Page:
Drop in remittances
21 May, 2020, 2:15 am
Private money transfers to PICs to decline by 22 per cent
Remittances have been seen as a natural stabiliser to economic shocks however it has been challenged on many fronts during this COVID-19 pandemic.
A research by the ANZ economists show that deteriorating economic conditions in source markets, border closures and suspension of sporting events globally has put the brakes on private money transfers.
ANZ’s international economist Kishti Sen said while remittances to Fiji were up 5.9 per cent for the first three months of this year, remittances for the month of March, when both Australia and New Zealand started introducing lockdown measures, were down a whopping 25.6 per cent on the same period last year.
“That’s the beginning of the decline we are likely to see this year,” he said. Based on their findings the authors of the report Mr. Sen and senior international economist Tom Kenny have forecast a 22 per cent decline in remittances to the Pacific Island countries this year.
This decline is also said to put a significant dent on household budgets, which are already reeling from the loss of income because of job losses associated with the shutdown of the tourism industry.
“Taken together, we think remittances will fall by 22 per cent to $US540 million ($F1.2 billion) this year. “However, the declines vary across countries.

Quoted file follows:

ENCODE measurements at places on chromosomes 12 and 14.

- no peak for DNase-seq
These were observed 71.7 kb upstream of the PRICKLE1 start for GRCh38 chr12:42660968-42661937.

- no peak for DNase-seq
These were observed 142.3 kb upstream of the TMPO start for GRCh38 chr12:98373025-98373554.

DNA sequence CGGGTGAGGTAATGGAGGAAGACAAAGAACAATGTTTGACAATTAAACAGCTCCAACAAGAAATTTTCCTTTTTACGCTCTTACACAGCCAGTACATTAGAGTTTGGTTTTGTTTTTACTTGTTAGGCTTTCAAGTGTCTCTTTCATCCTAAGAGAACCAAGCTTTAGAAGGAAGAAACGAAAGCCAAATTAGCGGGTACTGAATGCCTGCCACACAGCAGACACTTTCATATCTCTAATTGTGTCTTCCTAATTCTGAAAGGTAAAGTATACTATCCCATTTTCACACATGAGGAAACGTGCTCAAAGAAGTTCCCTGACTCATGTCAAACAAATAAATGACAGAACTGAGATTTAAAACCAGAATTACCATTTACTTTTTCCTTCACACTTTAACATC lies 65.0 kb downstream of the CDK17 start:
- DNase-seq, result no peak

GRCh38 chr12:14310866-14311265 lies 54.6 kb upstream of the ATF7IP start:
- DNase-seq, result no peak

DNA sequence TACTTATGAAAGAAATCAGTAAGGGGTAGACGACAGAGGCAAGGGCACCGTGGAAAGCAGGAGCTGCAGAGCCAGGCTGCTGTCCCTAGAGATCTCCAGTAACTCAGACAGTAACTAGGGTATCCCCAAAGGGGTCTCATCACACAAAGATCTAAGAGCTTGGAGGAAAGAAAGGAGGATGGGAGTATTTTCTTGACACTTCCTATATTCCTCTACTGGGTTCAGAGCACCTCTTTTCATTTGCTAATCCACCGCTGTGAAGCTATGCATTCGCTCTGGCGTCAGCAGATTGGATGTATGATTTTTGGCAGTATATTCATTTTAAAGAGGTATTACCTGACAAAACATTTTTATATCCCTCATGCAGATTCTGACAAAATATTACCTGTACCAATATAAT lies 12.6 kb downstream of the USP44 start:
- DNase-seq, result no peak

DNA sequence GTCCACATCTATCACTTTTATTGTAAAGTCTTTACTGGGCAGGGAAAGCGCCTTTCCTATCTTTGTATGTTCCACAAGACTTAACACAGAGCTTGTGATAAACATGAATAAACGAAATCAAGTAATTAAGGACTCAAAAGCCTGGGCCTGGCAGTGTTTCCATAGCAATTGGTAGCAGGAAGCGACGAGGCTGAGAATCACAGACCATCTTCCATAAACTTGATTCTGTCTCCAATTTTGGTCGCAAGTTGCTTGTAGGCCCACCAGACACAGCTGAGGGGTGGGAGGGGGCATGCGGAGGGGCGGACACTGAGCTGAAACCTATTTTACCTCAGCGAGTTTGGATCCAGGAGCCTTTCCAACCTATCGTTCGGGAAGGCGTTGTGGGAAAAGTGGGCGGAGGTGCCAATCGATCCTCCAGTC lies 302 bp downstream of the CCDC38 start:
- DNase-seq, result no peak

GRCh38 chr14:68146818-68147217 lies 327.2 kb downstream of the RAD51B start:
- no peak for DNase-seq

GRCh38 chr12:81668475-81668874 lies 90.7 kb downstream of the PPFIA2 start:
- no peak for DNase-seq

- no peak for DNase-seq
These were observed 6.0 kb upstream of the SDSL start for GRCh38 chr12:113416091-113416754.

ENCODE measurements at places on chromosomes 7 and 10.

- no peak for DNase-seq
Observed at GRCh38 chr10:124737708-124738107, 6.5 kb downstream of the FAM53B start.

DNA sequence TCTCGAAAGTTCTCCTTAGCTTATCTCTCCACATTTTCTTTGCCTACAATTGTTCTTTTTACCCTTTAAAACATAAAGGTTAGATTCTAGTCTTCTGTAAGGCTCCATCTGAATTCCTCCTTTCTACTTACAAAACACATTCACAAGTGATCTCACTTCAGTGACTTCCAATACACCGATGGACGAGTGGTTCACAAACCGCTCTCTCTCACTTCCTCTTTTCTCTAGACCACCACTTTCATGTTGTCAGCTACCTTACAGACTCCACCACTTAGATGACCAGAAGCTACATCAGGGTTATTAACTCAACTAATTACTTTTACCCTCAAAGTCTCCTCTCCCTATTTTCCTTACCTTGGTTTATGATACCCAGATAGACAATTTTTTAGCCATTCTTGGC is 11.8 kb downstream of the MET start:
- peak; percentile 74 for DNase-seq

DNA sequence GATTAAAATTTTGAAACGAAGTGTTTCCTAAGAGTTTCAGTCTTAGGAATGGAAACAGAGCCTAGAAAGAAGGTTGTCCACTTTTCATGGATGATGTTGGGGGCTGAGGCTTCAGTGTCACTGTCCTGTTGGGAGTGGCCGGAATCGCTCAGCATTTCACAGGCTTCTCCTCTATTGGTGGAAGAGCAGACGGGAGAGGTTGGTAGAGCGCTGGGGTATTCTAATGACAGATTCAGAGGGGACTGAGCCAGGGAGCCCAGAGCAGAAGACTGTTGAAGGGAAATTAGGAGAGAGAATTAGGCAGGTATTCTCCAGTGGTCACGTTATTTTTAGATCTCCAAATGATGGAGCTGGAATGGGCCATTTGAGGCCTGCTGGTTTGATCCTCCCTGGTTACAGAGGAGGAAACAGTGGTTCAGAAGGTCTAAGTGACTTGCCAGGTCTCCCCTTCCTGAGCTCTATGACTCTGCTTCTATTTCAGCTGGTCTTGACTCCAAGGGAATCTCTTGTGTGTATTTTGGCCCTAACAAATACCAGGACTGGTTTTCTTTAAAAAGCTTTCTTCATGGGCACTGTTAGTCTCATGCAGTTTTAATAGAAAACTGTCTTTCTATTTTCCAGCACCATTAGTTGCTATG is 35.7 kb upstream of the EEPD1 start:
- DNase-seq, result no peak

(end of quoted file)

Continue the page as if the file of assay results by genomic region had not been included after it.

“We believe Tonga will be hardest hit, falling by 33 per cent, then Samoa 29 per cent, Fiji 18 per cent, the Solomon Islands 17 per cent and remittances to Vanuatu and Kiribati falling by 16 per cent.”
While travel restrictions is said to reduce remittances, the report also states that border closures mean Pacific people will not access the Pacific Labour Scheme, and contract workers cannot get to their places of work.
Meanwhile the shutdown of the tourism industry has cut the demand for hospitality workers from the Pacific to zero.
“We believe private money transfers to the Pacific will be hit hard; but, unlike tourism exports, we don’t think it will fall to zero in the near term.
“The Melanesian and Polynesian cultures have a strong sense of mutual support, and money will continue to come from those still working abroad.
“That said, we expect a significant curtailment of money sent during 2020.”